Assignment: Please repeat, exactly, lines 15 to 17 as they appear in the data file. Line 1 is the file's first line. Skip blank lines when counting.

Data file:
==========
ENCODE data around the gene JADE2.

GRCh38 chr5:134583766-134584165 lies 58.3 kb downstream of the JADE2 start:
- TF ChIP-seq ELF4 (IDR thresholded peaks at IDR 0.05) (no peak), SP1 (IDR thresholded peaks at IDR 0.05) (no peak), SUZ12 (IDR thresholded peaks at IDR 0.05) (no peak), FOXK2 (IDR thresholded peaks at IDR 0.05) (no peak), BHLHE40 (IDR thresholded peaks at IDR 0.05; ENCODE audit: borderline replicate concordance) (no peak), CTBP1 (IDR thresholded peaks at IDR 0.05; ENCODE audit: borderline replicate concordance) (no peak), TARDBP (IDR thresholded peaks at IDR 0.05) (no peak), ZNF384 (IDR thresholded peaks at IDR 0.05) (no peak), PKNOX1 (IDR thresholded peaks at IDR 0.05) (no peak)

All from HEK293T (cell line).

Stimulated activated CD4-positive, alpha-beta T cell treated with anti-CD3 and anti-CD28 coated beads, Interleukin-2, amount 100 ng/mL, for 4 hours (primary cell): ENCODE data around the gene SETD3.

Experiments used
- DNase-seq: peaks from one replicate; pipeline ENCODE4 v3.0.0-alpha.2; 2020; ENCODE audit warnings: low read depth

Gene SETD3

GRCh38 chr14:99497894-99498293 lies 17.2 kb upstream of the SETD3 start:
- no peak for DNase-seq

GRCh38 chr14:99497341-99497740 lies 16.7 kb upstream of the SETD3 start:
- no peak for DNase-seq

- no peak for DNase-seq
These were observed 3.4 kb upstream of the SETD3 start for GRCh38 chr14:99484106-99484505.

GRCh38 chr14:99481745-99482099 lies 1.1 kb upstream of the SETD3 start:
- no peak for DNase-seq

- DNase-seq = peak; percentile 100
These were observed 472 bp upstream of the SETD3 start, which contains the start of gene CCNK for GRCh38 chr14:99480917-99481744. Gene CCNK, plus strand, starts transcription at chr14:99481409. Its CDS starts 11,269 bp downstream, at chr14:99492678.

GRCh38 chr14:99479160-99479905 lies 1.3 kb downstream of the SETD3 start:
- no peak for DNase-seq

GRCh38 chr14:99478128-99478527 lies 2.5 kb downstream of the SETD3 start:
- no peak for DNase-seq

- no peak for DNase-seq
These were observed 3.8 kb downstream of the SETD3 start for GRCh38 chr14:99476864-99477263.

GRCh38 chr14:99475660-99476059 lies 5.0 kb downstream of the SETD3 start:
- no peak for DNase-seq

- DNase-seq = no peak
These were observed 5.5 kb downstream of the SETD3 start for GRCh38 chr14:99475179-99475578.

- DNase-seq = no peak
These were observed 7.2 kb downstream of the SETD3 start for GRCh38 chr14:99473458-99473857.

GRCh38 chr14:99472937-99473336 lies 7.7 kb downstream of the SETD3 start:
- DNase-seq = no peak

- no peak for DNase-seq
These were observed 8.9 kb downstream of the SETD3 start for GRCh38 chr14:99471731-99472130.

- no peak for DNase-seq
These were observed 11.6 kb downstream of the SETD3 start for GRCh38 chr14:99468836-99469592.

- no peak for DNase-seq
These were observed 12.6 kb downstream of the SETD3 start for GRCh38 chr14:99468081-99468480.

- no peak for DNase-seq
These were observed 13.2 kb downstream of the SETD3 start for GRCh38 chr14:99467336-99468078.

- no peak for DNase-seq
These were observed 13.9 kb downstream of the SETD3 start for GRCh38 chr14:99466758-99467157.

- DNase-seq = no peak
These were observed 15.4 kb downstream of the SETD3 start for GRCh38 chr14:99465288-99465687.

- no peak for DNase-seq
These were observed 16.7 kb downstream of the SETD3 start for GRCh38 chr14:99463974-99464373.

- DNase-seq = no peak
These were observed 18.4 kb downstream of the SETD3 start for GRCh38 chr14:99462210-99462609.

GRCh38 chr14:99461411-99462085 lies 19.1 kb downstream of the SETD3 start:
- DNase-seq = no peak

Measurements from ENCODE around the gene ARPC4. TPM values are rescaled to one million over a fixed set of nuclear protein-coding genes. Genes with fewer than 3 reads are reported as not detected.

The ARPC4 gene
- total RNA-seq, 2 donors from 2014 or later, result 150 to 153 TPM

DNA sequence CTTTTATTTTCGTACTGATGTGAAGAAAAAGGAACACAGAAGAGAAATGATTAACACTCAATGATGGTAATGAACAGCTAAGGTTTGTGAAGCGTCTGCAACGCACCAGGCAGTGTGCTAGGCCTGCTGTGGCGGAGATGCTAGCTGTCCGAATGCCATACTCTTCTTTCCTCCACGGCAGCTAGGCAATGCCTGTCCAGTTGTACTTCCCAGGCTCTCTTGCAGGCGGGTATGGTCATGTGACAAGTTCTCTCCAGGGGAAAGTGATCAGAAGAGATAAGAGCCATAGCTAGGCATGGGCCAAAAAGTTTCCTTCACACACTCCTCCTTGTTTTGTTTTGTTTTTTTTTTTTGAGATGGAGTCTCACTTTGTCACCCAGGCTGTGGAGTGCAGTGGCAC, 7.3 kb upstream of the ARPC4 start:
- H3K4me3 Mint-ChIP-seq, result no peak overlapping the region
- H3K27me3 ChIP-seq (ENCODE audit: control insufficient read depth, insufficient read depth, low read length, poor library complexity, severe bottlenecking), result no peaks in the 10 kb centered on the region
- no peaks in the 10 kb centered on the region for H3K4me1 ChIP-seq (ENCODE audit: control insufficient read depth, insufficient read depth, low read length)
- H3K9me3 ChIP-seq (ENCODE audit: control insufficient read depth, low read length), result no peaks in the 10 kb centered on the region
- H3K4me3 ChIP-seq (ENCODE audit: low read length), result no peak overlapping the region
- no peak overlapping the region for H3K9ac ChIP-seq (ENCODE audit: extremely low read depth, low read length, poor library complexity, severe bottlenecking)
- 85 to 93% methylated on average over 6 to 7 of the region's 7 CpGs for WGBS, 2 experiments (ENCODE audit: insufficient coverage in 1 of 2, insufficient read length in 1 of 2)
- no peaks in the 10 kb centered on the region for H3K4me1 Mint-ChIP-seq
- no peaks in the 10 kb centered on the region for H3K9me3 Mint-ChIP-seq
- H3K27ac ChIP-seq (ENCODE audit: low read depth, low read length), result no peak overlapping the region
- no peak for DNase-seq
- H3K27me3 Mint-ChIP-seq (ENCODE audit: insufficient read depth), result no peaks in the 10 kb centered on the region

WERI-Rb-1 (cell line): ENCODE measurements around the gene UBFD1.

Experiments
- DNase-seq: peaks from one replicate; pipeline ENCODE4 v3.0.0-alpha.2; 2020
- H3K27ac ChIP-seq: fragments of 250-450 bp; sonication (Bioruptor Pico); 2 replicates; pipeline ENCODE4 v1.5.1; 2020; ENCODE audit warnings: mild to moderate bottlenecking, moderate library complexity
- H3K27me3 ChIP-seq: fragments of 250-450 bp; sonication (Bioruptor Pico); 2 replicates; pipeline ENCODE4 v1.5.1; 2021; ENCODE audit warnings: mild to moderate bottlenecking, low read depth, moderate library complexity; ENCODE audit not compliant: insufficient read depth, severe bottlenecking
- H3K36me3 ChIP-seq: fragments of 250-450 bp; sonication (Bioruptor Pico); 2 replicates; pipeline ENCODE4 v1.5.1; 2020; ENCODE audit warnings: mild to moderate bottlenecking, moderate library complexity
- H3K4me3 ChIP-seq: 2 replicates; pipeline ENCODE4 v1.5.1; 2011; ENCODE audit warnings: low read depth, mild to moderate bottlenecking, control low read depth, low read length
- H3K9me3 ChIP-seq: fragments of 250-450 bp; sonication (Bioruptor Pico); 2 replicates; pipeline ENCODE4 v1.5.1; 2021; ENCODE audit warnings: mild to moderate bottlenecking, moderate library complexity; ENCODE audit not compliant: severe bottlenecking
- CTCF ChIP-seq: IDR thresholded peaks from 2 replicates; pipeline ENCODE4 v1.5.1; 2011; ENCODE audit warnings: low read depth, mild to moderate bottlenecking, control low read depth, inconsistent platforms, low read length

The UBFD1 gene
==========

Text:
GRCh38 chr14:99481745-99482099 lies 1.1 kb upstream of the SETD3 start:
- no peak for DNase-seq

- DNase-seq = peak; percentile 100